I showed up at the BCHRT this morning only to find the hearing room already packed. They have seats for about 20 people and the media is very interested in this hearing so I had to wait in the hall most of the morning. At around 10.30 Guy Earle's lawyer, James Millar walked out of the hearing saying that since the Tribunal refused to consider their jurisdiction in this case, in light of what the Supreme Court ruled when Earle asked the case be dismissed (I'm not sure who ruled, Supreme Court of BC or Canada - I couldn't find the ruling), he was taking the professionally difficult decision to walk out. He said he would like to respect the Tribunal but had serious doubts whether this hearing was within the rule of law given that the question of jurisdiction was not considered. He gave a lengthy statement to the media - look for video by BulletproofCourier. Millar suggested he is about to ask a court for a further ruling on whether this hearing can proceed.
I did not get into the hearing until late in the morning session. The chatter in the hallway was that Lorna Pardy denied that she provoked Earle's abuse. One journalist immediately drew a parallel to the Michael Richards case. When I got a seat, Pardy was just finishing describing what happened on the night in question. She described how she had left Zezty's and went to her friend and was left feeling shocked "what just happened?"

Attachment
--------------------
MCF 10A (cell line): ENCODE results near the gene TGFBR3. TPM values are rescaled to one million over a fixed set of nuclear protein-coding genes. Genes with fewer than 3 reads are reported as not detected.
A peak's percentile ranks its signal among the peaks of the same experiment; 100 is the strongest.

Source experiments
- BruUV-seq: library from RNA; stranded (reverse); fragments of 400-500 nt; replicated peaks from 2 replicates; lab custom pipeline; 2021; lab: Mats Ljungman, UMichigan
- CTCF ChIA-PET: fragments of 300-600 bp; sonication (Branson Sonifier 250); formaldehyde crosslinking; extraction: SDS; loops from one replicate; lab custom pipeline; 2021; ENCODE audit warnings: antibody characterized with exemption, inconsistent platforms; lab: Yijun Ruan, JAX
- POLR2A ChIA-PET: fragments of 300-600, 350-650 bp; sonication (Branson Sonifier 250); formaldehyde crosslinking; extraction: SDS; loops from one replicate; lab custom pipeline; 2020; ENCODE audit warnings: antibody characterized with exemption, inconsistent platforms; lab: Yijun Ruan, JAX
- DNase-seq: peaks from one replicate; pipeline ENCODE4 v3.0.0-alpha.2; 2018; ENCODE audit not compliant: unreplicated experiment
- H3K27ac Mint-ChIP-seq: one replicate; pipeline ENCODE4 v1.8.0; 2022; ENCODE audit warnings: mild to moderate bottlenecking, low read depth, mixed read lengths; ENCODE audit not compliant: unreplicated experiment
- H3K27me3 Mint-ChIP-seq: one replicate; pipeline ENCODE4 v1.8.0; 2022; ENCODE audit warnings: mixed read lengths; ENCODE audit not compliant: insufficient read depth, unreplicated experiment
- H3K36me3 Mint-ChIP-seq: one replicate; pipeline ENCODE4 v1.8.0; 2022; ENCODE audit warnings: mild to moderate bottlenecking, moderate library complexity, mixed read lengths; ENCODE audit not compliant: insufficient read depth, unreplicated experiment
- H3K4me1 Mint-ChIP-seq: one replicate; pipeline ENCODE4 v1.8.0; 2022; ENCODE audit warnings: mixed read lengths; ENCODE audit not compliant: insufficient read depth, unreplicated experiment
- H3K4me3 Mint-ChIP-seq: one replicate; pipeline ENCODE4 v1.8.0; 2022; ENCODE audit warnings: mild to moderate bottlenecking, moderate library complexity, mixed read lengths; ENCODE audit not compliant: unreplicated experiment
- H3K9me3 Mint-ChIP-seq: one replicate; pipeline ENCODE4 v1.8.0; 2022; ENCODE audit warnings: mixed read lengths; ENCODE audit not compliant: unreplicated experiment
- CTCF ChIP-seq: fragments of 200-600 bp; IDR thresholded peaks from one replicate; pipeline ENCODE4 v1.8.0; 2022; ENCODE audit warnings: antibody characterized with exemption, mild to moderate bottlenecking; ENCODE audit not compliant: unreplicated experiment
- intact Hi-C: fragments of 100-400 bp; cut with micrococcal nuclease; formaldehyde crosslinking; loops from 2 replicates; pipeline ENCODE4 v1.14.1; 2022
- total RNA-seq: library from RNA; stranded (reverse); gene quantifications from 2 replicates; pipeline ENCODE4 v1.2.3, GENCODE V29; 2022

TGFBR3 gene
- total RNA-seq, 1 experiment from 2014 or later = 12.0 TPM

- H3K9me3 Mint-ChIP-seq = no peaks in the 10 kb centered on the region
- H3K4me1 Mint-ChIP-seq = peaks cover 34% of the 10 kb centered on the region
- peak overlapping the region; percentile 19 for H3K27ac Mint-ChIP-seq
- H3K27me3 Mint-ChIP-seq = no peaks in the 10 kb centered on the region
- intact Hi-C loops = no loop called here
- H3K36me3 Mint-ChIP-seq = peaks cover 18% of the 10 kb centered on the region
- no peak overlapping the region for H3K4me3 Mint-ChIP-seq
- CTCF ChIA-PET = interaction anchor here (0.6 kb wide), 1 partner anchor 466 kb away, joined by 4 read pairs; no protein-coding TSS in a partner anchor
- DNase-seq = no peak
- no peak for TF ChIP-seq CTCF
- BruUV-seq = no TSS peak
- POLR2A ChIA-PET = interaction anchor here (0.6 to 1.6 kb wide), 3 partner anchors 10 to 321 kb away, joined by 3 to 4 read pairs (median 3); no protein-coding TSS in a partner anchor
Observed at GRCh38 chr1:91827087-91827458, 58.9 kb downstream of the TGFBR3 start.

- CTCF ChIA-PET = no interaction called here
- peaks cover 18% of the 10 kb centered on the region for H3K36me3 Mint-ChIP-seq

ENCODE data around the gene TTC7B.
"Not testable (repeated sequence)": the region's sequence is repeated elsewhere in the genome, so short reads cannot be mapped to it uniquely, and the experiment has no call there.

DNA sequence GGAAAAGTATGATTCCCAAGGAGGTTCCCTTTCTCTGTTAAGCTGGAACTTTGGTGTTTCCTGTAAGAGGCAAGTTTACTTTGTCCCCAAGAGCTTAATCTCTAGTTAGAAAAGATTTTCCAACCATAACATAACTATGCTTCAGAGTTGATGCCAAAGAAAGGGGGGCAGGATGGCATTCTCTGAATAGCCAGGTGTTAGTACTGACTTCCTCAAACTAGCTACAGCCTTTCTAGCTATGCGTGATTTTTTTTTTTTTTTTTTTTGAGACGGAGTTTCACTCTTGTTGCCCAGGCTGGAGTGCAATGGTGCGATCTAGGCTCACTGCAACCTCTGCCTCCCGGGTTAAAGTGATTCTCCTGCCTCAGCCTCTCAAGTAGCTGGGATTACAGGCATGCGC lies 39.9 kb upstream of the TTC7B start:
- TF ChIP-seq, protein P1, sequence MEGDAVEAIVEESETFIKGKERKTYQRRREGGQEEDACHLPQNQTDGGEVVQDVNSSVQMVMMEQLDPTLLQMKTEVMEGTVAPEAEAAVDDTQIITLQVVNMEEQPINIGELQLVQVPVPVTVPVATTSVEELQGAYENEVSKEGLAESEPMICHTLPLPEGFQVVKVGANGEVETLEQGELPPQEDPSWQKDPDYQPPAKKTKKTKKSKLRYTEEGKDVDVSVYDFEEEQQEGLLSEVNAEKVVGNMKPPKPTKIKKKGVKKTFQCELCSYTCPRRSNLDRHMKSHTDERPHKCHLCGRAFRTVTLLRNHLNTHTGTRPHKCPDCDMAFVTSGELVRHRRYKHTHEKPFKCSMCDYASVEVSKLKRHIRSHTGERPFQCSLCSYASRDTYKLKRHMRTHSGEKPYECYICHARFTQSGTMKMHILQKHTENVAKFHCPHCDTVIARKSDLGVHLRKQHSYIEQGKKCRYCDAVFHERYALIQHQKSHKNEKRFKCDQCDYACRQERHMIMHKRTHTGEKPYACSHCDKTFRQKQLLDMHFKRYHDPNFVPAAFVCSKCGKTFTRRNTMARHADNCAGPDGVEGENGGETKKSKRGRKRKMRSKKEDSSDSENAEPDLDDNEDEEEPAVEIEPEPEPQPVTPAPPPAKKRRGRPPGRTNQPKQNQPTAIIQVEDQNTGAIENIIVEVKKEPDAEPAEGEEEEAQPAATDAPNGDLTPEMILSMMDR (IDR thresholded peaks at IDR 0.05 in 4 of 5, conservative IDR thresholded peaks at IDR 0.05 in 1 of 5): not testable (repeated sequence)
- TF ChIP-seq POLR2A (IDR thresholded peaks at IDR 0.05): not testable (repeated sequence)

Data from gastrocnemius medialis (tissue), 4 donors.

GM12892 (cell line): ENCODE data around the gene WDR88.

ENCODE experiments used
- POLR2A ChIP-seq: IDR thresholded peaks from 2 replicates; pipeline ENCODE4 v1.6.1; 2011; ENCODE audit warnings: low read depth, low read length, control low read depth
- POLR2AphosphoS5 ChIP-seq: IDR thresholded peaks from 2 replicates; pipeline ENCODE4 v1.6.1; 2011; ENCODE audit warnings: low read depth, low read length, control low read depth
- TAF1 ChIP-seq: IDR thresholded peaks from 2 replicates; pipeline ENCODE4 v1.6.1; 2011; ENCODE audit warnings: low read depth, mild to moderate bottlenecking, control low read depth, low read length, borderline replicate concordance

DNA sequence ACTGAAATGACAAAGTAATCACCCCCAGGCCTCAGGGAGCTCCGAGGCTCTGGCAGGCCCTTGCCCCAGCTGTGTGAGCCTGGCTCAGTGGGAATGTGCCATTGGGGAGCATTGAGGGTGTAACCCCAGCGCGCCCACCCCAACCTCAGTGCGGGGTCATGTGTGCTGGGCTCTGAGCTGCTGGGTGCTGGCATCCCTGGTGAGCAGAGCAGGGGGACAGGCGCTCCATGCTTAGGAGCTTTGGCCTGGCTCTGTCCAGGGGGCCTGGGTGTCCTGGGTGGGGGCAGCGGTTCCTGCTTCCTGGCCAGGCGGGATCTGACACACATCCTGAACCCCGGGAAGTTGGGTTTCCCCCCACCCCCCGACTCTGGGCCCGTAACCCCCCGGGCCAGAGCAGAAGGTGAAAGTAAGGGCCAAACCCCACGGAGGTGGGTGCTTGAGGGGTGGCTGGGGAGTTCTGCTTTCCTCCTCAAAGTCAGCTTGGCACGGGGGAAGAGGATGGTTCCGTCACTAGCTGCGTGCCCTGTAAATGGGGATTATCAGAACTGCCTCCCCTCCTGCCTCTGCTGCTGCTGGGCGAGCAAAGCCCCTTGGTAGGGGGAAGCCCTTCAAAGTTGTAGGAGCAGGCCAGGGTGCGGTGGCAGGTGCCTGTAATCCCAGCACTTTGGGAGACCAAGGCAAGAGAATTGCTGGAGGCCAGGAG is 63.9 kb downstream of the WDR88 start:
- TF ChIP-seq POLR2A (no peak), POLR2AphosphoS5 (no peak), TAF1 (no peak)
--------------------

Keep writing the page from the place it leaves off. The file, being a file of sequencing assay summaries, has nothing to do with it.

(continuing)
She said she wasn't drunk and had only one and a half Coronas. She said she felt physically and verbally assaulted.
Pardy testified that the next day she went to work at YVR and contacted the restaurant owner, Mr. Ismail, by phone to see if he would take responsibility. Over the phone he offered to pay for her broken glasses but he tried to minimize the incident and raise questions of who was to blame. After work, she went to the restaurant, with a tape recorder in her pocket, and Ismail again minimized the incident and suggested Pardy was at fault. He did not pay for her glasses.
Pardy said she announced in the restaurant that Ismail condones violence against women. She then said Ismail called her a bitch.
The tape recording was allowed as evidence, though it was almost inaudible. Pardy's lawyer said while the words are not clear, the tape speaks to Pardy's tone, which was moderate. Ismail (represented by his brother) said the tape was edited to exclude a "scene" that was, apparently, more histrionic.
The hearing will resume this afternoon and I will try to have more.
See my part 1
and part 3